Laboratory animal shorts

From ANIMAL PEOPLE, December 1995:

The European Patent Office on November 24 postponed an expected ruling on a
petition from Compassion in World Farming and 16 other animal welfare and religious groups,
asking it to reverse its 1992 decision that Harvard University and DuPont could be allowed to
patent Oncamouse, a strain of mouse genetically modified to be more vulnerable to human
forms of cancer.
The Food and Drug Administration is reportedly soon to release two reports
indicating that as result of overfeeding and lack of excercise, many laboratory rodents are
in such poor physical condition that toxicity tests involving them could yield seriously misleading
results. One strain of rat has doubled its average weight since 1970, according to
National Center for Toxicological Research scientist William Allaben, who calls them “Just
blobs of fat with legs.” Commenting on the survival rate of experimental control animals,
which at Merck Research Laboratories fell from 58% to 24% over the past 20 years, Merck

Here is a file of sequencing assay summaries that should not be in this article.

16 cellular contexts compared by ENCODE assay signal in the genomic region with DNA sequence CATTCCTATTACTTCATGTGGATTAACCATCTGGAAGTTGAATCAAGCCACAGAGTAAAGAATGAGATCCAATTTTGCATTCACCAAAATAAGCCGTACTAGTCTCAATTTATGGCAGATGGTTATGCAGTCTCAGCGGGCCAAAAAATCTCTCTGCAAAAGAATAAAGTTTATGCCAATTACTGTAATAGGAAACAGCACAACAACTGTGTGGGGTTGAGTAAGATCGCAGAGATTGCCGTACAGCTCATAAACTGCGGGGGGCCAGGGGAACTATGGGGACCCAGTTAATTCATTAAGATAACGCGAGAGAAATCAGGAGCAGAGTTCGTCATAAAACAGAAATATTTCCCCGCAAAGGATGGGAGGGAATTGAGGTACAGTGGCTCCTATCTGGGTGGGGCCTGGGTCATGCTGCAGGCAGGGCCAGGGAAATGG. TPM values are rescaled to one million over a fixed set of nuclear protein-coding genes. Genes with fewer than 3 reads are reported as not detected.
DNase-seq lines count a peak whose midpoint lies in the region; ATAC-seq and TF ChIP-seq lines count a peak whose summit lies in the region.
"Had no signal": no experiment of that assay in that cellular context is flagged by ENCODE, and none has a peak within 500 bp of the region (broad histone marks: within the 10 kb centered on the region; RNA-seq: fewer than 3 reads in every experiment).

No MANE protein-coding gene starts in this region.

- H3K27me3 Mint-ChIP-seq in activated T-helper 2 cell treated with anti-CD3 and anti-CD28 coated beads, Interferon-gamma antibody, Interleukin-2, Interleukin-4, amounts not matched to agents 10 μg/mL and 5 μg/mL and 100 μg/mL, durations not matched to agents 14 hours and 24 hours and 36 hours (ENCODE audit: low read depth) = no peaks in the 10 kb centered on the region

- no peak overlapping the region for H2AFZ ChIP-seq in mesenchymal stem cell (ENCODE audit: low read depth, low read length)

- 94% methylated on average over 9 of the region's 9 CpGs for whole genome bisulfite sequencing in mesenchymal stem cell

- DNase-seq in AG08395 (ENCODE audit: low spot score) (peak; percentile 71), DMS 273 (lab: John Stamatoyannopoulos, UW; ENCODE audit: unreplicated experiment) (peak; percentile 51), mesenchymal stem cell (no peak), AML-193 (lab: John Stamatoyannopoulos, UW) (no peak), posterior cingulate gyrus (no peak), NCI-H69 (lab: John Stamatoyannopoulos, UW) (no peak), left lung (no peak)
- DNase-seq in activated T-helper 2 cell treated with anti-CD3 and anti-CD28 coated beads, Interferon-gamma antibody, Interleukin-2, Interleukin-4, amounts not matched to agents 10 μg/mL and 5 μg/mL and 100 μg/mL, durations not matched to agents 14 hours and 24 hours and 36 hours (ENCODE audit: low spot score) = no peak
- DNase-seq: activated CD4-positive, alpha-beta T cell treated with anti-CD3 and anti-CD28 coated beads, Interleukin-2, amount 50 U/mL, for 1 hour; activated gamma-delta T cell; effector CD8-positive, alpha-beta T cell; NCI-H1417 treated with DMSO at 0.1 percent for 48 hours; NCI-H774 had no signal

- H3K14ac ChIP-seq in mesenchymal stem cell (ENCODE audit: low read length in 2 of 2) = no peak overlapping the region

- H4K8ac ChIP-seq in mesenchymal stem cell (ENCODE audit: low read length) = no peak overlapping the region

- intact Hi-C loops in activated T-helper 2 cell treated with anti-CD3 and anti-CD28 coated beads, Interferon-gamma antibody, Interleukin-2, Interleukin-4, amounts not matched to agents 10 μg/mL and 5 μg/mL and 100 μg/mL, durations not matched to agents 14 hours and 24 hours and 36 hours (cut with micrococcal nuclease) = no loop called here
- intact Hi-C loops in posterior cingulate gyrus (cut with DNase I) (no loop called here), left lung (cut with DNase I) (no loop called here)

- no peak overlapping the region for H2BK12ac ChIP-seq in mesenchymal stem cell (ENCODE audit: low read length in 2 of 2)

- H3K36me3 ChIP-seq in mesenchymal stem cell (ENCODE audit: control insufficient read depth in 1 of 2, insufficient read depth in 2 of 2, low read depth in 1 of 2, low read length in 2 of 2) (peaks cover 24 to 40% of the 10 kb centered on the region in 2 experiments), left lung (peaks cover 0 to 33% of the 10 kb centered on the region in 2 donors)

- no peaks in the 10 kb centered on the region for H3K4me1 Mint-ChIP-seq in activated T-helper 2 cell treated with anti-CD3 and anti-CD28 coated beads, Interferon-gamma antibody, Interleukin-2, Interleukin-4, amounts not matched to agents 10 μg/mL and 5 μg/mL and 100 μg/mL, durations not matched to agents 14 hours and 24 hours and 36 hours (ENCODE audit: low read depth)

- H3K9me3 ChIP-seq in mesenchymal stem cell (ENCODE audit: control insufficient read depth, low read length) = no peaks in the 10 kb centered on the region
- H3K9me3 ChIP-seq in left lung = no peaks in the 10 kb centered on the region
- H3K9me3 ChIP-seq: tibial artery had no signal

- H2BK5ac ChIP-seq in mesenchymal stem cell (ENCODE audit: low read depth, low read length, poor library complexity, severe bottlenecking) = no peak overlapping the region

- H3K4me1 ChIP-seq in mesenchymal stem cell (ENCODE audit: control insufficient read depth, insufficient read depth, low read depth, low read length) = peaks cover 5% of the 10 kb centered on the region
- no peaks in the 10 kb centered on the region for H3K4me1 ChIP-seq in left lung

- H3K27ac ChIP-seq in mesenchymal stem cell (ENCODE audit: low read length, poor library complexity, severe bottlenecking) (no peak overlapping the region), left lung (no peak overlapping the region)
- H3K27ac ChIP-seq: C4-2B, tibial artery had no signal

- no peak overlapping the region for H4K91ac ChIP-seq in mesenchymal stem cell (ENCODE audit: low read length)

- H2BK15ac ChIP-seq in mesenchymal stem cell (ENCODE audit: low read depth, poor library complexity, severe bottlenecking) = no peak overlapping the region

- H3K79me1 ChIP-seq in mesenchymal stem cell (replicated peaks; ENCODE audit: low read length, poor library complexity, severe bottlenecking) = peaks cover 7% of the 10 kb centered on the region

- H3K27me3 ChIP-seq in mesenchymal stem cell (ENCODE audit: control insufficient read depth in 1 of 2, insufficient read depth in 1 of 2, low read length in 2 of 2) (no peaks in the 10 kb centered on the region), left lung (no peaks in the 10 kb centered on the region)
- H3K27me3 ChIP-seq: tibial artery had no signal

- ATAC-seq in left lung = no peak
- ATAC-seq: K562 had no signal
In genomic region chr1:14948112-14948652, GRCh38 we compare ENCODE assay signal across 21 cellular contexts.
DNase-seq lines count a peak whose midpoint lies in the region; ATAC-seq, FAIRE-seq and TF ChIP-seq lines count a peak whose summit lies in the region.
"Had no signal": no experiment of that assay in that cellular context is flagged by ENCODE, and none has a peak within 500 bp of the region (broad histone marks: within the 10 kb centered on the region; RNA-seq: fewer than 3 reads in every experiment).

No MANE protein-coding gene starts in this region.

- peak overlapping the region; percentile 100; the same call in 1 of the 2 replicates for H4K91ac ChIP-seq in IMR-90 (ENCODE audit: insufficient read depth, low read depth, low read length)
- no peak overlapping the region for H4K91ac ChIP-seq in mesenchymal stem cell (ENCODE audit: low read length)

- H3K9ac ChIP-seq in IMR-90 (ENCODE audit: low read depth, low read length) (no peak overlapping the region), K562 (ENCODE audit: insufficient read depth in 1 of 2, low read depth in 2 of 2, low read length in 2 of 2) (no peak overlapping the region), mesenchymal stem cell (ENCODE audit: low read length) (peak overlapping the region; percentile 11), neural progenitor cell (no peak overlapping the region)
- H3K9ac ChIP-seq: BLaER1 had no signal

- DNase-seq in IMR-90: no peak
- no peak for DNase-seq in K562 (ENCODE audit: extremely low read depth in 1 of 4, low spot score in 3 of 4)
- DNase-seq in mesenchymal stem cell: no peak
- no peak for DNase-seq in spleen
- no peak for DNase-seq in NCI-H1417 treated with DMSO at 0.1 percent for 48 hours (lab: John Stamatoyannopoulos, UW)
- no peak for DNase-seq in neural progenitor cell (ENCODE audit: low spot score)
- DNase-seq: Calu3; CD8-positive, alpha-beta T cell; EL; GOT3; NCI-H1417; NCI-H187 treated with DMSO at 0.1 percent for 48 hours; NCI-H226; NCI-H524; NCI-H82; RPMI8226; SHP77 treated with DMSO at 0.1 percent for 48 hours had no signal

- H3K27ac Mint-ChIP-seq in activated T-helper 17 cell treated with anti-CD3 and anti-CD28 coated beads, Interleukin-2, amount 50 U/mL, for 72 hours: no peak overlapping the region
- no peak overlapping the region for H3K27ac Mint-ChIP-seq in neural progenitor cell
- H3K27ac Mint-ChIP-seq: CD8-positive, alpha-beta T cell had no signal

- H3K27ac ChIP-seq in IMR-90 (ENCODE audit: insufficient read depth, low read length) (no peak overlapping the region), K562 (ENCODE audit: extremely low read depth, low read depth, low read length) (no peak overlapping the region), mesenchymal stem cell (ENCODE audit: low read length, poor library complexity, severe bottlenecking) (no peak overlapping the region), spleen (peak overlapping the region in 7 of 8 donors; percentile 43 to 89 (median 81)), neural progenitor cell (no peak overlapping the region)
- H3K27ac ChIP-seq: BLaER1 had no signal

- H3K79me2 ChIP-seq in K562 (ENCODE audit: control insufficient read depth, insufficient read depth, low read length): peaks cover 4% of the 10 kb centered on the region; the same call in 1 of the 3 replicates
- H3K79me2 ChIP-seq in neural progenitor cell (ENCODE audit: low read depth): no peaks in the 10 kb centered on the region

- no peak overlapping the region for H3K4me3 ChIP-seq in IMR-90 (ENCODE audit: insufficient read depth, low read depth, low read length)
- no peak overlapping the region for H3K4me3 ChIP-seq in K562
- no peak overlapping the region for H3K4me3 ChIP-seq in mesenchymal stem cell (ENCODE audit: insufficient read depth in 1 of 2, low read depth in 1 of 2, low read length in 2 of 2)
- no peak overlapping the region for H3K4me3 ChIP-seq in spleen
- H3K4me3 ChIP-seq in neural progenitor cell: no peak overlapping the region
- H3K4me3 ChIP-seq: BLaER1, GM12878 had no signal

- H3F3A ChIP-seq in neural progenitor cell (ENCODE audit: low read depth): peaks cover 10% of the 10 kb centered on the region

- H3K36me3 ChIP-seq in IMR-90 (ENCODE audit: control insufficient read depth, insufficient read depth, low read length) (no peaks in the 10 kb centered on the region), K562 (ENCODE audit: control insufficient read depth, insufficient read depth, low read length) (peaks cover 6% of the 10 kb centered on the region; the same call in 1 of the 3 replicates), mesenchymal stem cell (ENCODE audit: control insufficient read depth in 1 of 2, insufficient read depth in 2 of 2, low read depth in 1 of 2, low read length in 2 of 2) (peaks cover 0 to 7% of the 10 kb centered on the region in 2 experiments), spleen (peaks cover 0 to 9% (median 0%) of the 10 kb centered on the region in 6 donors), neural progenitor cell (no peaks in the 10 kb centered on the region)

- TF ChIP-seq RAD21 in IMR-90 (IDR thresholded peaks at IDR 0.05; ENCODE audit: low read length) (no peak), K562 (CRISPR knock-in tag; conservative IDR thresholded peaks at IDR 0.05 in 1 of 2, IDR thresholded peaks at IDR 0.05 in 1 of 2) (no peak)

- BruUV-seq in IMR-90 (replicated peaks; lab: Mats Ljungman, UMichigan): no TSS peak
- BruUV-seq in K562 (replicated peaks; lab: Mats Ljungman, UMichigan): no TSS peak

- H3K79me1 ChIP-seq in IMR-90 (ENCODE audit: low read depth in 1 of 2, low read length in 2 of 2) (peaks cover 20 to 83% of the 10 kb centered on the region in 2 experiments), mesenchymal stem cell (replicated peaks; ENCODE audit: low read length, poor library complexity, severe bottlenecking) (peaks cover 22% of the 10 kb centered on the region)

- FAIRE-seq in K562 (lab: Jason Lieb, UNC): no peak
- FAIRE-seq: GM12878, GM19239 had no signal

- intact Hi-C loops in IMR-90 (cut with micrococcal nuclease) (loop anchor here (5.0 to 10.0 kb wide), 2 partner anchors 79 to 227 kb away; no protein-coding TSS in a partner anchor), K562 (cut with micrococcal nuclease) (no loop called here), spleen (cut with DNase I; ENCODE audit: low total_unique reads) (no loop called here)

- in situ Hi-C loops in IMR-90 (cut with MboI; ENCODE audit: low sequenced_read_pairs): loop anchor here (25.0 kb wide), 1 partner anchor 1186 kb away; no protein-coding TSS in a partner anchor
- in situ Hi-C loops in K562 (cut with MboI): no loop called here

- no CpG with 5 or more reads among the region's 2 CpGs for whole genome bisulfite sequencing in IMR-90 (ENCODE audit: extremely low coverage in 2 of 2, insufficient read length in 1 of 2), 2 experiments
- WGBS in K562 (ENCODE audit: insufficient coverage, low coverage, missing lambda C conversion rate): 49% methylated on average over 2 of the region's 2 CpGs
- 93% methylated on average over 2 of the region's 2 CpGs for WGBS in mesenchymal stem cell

veterinary pathologist Kevin Keenan suggests that, “The most toxic substance we’ve tested in
our laboratory is the food.”

Dr. Charles Vacanti of the University of Massachusetts Medical Center o n
October 25 showed media a human ear which had been grown from a cell culture on a polymer
mold already shaped like an ear, then grafted to the back of a mouse. “There is a shortage
of organs now, so we have to transplant them from other people,” Vacanti’s assistant Dr.
Yilin Cao told media. “In the future we’ll be able to get a very small piece of tissue from a
patient, expand it in vitro in a culture to get lots of cells, and put it on an absorbable polymer
to make any shape.” The procedure could revolutionize reconstructive surgery.

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